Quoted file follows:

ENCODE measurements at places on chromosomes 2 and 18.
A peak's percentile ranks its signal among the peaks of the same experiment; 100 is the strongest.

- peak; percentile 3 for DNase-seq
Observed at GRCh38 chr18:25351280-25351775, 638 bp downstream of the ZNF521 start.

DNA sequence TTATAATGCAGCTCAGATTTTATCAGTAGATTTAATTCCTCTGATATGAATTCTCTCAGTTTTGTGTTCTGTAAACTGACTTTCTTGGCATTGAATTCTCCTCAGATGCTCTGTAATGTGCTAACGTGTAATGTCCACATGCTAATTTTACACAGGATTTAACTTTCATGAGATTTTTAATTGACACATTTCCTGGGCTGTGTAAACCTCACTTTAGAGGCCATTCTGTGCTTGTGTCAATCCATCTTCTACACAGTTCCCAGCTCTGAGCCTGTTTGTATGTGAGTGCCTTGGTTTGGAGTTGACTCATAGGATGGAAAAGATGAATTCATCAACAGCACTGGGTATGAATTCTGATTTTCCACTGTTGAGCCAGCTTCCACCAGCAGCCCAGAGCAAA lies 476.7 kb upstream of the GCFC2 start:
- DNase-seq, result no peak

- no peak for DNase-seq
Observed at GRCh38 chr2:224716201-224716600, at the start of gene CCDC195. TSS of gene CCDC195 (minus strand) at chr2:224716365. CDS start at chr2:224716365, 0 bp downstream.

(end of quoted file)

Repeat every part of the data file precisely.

ENCODE measurements at places on chromosomes 2 and 18.
A peak's percentile ranks its signal among the peaks of the same experiment; 100 is the strongest.

- peak; percentile 3 for DNase-seq
Observed at GRCh38 chr18:25351280-25351775, 638 bp downstream of the ZNF521 start.

DNA sequence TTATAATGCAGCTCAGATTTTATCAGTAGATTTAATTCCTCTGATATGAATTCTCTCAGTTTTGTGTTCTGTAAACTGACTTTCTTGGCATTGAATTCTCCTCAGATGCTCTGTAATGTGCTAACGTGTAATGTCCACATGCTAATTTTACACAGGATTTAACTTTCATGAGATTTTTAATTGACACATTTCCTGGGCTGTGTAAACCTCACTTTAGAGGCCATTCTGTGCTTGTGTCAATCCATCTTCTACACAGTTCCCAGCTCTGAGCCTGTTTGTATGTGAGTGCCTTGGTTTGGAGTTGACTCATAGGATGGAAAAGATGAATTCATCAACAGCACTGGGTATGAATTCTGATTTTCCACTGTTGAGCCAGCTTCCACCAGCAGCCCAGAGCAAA lies 476.7 kb upstream of the GCFC2 start:
- DNase-seq, result no peak

- no peak for DNase-seq
Observed at GRCh38 chr2:224716201-224716600, at the start of gene CCDC195. TSS of gene CCDC195 (minus strand) at chr2:224716365. CDS start at chr2:224716365, 0 bp downstream.